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Libraries Refer Madness

Refer Madness: Various Vignettes

refer madness

Refer Madness spotlights strange, intriguing, or otherwise noteworthy stories from the library reference desk.

Since transitioning to a new position at work last year, I’m no longer on the reference desk. (Also the library is currently closed due to COVID-19, so there’s that.) But I didn’t want to let my list of ideas for this series languish, so here are a few short vignettes from desk shifts past.

1. A woman told me of sending a picture of a painting she made to a friend, to which the friend replied “It’s not my taste.” “I think she’s a bitch,” the woman said. She goes on about how she thinks the friend is jealous, and that she’s not sure what she’s getting out of this friendship. She’s more disappointed than anything. The friend is very rich but her other friends were nice about the painting.

2. An older woman who’s a regular patron from eastern Europe told me about her son, who’s a physicist: “…but you wouldn’t believe how much asshole he is.” After I helped her with her question, she said, “Thank you. What a country.”

3. The dad who wanted to check out Scythe so he could keep up with what his teen daughter was reading.

4. The dad taking note of titles on the New Books shelf for when his kids are older and he can read for pleasure again: “I don’t want to miss any good ones.”

5. A regular asked for recommendations for movies about psychopaths. I rattled off a few that came to mind, which she was grateful for but also replied, “You’re eerie…”

6. The nerdy 10-year-old kid who was so excited to find books on the subjects he loved: baseball and Star Wars.

7. The teen girl talking to her dad on the way out of the library: “I texted Kelly to ask if she wanted me to pick her up a book from the library and she said ‘You’re funny; I’m watching Netflix.'”

Categories
Music

Songs for Singin’

The Okee Dokee Brothers (probably my favorite band right now) are releasing their new two-disc album Songs for Singin’ two months early “so families can listen to some positive tunes while they stay home.”

The first single is “Hope Machine”, a jaunty tune that was written before COVID-19 but still pointedly speaks to the current moment:

Loved these lines:

Talk quiet and listen loud
Teach humble and learn proud
Scuffle with the struggle
And wrestle with the pain

There’s lots more sophisticated and pithy life advice that’s both timely and timeless tucked into a song supposedly written just for kids. But that’s the Okee Dokee Brothers for you.

Couldn’t pre-order fast enough.

Categories
Photography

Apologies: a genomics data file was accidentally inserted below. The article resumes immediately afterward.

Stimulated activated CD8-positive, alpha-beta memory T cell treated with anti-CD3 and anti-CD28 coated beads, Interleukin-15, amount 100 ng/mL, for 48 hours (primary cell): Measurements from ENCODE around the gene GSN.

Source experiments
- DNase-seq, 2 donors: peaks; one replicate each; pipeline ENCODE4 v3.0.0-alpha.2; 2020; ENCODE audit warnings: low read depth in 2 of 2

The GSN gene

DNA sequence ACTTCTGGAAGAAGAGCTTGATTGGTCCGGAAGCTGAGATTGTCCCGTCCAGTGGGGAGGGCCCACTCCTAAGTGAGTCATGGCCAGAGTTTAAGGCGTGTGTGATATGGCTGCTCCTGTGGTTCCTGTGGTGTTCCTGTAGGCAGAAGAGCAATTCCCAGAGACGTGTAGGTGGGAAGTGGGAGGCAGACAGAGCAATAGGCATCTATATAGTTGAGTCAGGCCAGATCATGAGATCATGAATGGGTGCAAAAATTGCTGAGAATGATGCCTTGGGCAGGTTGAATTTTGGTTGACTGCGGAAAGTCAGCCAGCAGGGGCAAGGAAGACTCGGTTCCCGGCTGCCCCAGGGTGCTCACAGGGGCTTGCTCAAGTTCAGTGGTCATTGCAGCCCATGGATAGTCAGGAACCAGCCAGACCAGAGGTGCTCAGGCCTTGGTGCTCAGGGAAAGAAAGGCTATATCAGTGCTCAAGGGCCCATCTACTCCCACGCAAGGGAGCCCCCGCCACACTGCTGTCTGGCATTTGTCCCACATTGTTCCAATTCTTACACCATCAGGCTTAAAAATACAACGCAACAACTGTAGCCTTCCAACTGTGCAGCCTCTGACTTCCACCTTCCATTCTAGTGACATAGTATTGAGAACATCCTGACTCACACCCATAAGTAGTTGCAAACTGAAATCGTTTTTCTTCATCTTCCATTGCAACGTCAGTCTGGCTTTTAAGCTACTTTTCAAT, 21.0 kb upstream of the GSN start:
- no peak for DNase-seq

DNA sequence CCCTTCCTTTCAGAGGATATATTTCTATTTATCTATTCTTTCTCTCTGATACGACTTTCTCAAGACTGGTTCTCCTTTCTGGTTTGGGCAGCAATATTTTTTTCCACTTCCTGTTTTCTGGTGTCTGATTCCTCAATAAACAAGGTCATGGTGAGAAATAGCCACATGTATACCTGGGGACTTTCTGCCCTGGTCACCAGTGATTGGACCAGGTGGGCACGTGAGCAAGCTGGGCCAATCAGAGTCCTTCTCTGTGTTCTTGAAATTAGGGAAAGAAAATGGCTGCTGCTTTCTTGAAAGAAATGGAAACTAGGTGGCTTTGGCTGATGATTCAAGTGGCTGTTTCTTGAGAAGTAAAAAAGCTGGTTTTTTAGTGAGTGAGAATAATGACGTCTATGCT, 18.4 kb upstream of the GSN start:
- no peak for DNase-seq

Toddler view askew

We really try to keep our smartphones away from Mr. 13 Months. He’s elated when he does get his hands on one—usually just for photos or FaceTime—but then turns into Ring Withdrawal Bilbo when we take it away from him. And when he seizes the reins during FaceTime, he generates footage shakier than a Bourne movie, with occasional unflattering but funny shots of his chubby face from below.

Yesterday, though, while on the move with phone in hand, he accidentally opened the camera and managed to take a series of photos documenting his short trip from the hallway to the guest room:

Look at that natural progression from dark to light and from blurry to focused. Perhaps it’s meant to reinterpret common household fixtures in the abstract with askew angles as a comment on our uncertain post-COVID-19 world?

When reached for comment, he said, “*incomprehensible toddler babble*”

Genius!

Categories
Family Life

Homeworking, day one

Thanks to COVID-19, today was my first day working from home. (That’s my new makeshift workspace above, squished into the space between the closet and extra bed in our guest room. I’ve since added a second work laptop.) My library is closed to the public indefinitely, along with most everything else, but as my work mostly happens online I can continue relatively unaffected.

A few days ago I joked that my life isn’t going to change much because all I do is go to work and come home. Thanks to Mr. Almost 13 Months, we don’t travel or have much of a social life. The biggest change will be adjusting my schedule with an active toddler around. But I’m excited for more time with him and my wife and for a much shorter commute.

I feel extremely fortunate to (1) still have a job (2) that I can do from home and (3) will continued to be paid for. I know that’s not the case for many, many people.

Stay strong. We’re in this together.

Categories
Science

We’re in this together

Via Kottke, WHO Director-General Tedros Adhanom’s opening remarks at today’s media briefing on COVID-19 officially declared COVID-19 a pandemic. Despite the alarm that word may raise raises, Adhanom concluded his remarks with some wise words:

Let me give you some other words that matter much more, and that are much more actionable.

Prevention.

Preparedness.

Public health.

Political leadership.

And most of all, people.

We’re in this together, to do the right things with calm and protect the citizens of the world. It’s doable.

Burn this into bronze: We’re in this together, to do the right things with calm and protect the citizens of the world. It’s doable.